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LPTA: Misplaced Controversy?




Lately there has been considerable concern regarding the government’s greater reliance on a minimum acceptable technical standard for performance, thus leaving the remaining selection criteria to low price. The fear is that this is squeezing contractor margins concurrent with a “race to the bottom” in the quality in performance of government programs. While none of us wants the “low-bidder” surgeon performing open-heart surgery on us, is this really the issue?

If that standard is defined well enough, the lowest price within that standard will result in a good value for the both parties. If that standard is not well defined, you might end up with the cheapest part and the old adage, you get what you pay for becomes reality for government managers.

Today we see the salaries of many professionals being cut, in order that their firm is better able to win the government’s solicitation. Some of this is part of any business strategy. On the other hand, a price point will be reached where quality and a proper minimum technical standard won’t be reached and something has to give.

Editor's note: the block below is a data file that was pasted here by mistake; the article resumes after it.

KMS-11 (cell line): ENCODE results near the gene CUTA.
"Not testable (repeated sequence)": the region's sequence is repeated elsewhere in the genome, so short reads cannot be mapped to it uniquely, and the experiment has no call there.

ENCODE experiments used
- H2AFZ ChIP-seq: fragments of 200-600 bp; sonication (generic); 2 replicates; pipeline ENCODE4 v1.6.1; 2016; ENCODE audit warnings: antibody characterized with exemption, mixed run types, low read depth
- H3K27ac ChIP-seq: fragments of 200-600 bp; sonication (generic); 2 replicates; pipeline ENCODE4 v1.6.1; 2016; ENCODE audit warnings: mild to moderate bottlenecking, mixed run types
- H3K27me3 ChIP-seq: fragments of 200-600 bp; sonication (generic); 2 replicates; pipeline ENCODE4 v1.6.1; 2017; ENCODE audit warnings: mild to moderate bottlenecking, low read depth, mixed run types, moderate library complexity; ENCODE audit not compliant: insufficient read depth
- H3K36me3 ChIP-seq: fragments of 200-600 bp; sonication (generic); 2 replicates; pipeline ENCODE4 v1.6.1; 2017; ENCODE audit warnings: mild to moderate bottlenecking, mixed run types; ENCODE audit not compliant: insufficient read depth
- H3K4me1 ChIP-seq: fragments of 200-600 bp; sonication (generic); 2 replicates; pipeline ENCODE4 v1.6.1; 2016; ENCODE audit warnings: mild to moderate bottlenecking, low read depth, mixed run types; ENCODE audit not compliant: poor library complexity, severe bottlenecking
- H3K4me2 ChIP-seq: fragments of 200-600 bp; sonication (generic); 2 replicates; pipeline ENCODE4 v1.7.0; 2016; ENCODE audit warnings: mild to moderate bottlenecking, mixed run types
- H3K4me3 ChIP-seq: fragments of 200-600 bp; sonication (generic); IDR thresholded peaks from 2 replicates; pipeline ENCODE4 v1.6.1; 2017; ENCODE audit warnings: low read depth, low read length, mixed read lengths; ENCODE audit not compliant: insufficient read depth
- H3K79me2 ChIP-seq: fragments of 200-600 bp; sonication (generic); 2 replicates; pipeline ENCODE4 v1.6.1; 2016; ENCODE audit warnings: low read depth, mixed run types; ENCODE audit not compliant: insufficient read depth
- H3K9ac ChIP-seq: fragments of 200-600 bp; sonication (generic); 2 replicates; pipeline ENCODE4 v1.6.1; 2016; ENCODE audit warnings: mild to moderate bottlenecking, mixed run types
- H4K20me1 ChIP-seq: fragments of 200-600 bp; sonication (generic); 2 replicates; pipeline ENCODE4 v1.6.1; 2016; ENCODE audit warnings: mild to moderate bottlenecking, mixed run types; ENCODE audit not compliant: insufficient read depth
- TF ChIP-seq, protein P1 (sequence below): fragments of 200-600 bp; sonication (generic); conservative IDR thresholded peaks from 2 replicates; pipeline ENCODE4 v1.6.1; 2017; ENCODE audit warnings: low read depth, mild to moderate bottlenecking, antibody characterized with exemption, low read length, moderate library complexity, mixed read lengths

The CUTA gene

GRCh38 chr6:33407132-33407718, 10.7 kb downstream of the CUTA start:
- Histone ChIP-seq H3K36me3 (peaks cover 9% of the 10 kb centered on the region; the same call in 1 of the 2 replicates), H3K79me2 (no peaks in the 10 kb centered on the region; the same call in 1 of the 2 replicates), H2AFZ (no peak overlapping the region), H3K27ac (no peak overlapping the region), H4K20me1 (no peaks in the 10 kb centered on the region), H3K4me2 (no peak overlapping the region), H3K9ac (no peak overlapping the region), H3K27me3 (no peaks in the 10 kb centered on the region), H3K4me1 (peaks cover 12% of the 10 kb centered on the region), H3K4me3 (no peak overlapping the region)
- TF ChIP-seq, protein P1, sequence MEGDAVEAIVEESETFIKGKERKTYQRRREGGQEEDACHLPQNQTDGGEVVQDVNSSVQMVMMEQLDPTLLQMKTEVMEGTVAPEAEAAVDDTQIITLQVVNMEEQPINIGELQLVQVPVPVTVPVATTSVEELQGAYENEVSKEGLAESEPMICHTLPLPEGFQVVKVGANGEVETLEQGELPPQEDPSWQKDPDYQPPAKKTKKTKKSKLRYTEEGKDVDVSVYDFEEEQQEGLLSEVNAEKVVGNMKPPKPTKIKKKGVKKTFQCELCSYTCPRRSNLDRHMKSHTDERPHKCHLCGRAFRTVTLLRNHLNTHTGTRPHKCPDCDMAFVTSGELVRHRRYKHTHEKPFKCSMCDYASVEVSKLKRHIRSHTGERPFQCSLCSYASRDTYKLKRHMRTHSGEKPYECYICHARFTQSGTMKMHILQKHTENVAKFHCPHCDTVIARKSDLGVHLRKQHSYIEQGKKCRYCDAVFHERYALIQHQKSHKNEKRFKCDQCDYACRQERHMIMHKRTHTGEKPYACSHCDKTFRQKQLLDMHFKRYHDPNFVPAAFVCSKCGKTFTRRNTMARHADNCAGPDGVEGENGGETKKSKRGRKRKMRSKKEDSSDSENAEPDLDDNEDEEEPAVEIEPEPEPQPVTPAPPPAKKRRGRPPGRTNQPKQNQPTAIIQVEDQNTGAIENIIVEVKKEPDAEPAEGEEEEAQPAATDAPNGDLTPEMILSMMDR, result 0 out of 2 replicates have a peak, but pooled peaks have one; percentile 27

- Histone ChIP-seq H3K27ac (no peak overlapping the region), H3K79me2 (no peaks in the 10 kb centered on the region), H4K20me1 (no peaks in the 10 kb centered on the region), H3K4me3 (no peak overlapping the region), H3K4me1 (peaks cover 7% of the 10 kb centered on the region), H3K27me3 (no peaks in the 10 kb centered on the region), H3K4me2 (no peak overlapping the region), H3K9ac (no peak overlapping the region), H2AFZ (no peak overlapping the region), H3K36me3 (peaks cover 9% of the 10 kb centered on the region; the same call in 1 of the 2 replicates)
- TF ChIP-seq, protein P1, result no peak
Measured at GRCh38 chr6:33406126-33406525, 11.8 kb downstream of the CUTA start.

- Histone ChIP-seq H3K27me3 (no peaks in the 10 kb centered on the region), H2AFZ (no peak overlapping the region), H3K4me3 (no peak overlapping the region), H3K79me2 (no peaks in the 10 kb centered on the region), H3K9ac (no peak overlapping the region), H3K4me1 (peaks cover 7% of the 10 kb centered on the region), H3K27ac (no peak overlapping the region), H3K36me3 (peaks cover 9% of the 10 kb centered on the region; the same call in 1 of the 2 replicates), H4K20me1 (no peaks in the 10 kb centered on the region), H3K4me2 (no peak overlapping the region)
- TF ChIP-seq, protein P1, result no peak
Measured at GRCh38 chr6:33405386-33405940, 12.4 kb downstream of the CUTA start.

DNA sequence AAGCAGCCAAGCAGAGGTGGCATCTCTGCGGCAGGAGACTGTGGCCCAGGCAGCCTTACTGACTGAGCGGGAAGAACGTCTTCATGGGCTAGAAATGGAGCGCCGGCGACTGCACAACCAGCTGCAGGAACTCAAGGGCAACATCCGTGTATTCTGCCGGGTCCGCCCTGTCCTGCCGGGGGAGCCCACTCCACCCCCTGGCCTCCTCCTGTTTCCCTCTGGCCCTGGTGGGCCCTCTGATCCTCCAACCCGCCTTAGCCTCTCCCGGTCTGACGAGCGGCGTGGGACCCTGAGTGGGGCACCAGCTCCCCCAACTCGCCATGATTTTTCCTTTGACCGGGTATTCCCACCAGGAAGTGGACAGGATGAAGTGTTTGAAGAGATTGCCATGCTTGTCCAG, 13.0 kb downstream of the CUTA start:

Therefore, the problem may not be the source selection strategy selected to determine who gets the contract, but how well the requirement is defined and how well the buyers understand their market and its capabilities.

Historically, if you ask contracting officers what is number one on their wish list (along with supportive management), they most likely will request a solid statement of work (or statement of objectives, performance work statement, or other similar requirements definition) along with a good grasp of what is happening in the marketplace to determine how best to satisfy the government’s needs.

If requirements are very well defined and widely understood, the quality of what is acceptable is not an issue. Government officials must clearly articulate and not accept anything less than the standard of acceptability proper for their needs. If they do so, price comparison is simpler and best value is achieved.

Michael P. Fischetti, Executive Director

National Contract Management Association



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